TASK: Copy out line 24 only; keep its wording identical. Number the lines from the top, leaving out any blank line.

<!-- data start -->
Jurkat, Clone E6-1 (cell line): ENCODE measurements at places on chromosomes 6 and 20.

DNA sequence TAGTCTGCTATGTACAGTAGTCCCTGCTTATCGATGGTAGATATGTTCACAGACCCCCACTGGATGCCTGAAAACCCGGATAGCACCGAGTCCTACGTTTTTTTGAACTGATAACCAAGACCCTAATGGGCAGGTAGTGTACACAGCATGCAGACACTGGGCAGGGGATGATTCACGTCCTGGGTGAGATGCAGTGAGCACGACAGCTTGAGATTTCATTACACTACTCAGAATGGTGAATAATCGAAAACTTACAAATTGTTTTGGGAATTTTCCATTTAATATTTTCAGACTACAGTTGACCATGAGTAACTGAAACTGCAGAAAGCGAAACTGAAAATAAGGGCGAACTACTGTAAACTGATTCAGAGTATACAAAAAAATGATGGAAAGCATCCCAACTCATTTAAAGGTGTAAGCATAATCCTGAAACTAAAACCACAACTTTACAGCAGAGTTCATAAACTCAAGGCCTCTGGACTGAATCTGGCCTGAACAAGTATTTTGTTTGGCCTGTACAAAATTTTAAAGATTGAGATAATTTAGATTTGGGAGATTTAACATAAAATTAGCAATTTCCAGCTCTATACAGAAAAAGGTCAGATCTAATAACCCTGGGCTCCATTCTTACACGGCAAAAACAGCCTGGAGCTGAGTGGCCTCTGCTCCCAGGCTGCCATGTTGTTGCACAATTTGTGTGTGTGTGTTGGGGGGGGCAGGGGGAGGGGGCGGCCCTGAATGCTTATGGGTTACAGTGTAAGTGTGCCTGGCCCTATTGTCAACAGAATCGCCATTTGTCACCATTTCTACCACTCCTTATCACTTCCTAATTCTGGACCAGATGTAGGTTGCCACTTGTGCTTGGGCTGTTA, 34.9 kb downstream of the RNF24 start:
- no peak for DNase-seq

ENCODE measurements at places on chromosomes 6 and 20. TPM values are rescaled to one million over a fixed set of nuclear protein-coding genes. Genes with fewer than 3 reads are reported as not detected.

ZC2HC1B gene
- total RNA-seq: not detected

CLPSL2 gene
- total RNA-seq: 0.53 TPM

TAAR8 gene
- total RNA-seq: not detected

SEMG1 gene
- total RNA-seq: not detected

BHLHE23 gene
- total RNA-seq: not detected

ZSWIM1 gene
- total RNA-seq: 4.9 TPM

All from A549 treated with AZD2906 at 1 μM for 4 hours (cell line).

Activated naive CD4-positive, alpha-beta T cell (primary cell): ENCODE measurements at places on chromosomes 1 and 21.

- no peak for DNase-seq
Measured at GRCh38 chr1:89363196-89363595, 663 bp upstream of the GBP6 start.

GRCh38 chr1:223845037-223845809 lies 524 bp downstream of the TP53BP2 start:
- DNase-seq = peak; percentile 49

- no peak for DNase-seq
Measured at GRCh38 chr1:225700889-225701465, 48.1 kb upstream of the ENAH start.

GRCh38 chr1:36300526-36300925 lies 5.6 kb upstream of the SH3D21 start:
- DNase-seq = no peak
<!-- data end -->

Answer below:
Measured at GRCh38 chr1:225700889-225701465, 48.1 kb upstream of the ENAH start.